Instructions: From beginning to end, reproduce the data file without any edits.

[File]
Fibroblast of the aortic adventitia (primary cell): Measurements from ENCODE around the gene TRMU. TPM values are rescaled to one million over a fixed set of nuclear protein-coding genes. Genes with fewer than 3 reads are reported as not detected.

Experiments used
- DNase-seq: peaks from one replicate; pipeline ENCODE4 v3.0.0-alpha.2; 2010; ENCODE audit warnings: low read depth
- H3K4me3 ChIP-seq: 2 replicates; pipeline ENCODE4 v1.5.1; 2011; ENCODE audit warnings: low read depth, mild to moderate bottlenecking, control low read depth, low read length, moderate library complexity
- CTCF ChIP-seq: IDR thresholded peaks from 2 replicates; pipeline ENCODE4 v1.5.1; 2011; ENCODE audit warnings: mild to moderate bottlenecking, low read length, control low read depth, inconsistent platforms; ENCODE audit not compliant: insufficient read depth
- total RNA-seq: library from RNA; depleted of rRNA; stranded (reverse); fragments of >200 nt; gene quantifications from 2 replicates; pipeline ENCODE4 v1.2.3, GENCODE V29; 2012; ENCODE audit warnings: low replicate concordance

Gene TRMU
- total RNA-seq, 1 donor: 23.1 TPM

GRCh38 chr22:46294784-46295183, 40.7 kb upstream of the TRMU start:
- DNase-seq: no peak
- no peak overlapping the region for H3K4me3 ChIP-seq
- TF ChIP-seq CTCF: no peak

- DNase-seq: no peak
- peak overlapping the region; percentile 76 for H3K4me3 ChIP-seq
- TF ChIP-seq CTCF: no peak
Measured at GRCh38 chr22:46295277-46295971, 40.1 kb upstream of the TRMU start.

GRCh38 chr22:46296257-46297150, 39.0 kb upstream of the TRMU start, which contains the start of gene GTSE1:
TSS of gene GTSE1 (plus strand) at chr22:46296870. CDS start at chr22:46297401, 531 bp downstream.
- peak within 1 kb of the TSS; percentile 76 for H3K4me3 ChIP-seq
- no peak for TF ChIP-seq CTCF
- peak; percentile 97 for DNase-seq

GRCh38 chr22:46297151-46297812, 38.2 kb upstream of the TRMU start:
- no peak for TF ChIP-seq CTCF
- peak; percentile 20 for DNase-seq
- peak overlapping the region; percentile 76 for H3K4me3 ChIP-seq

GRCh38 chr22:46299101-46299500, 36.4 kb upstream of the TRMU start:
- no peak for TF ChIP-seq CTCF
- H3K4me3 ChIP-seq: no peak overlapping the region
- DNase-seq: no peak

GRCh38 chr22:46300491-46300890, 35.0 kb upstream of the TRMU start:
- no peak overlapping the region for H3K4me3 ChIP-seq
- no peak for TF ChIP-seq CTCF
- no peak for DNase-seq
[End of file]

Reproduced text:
Fibroblast of the aortic adventitia (primary cell): Measurements from ENCODE around the gene TRMU. TPM values are rescaled to one million over a fixed set of nuclear protein-coding genes. Genes with fewer than 3 reads are reported as not detected.

Experiments used
- DNase-seq: peaks from one replicate; pipeline ENCODE4 v3.0.0-alpha.2; 2010; ENCODE audit warnings: low read depth
- H3K4me3 ChIP-seq: 2 replicates; pipeline ENCODE4 v1.5.1; 2011; ENCODE audit warnings: low read depth, mild to moderate bottlenecking, control low read depth, low read length, moderate library complexity
- CTCF ChIP-seq: IDR thresholded peaks from 2 replicates; pipeline ENCODE4 v1.5.1; 2011; ENCODE audit warnings: mild to moderate bottlenecking, low read length, control low read depth, inconsistent platforms; ENCODE audit not compliant: insufficient read depth
- total RNA-seq: library from RNA; depleted of rRNA; stranded (reverse); fragments of >200 nt; gene quantifications from 2 replicates; pipeline ENCODE4 v1.2.3, GENCODE V29; 2012; ENCODE audit warnings: low replicate concordance

Gene TRMU
- total RNA-seq, 1 donor: 23.1 TPM

GRCh38 chr22:46294784-46295183, 40.7 kb upstream of the TRMU start:
- DNase-seq: no peak
- no peak overlapping the region for H3K4me3 ChIP-seq
- TF ChIP-seq CTCF: no peak

- DNase-seq: no peak
- peak overlapping the region; percentile 76 for H3K4me3 ChIP-seq
- TF ChIP-seq CTCF: no peak
Measured at GRCh38 chr22:46295277-46295971, 40.1 kb upstream of the TRMU start.

GRCh38 chr22:46296257-46297150, 39.0 kb upstream of the TRMU start, which contains the start of gene GTSE1:
TSS of gene GTSE1 (plus strand) at chr22:46296870. CDS start at chr22:46297401, 531 bp downstream.
- peak within 1 kb of the TSS; percentile 76 for H3K4me3 ChIP-seq
- no peak for TF ChIP-seq CTCF
- peak; percentile 97 for DNase-seq

GRCh38 chr22:46297151-46297812, 38.2 kb upstream of the TRMU start:
- no peak for TF ChIP-seq CTCF
- peak; percentile 20 for DNase-seq
- peak overlapping the region; percentile 76 for H3K4me3 ChIP-seq

GRCh38 chr22:46299101-46299500, 36.4 kb upstream of the TRMU start:
- no peak for TF ChIP-seq CTCF
- H3K4me3 ChIP-seq: no peak overlapping the region
- DNase-seq: no peak

GRCh38 chr22:46300491-46300890, 35.0 kb upstream of the TRMU start:
- no peak overlapping the region for H3K4me3 ChIP-seq
- no peak for TF ChIP-seq CTCF
- no peak for DNase-seq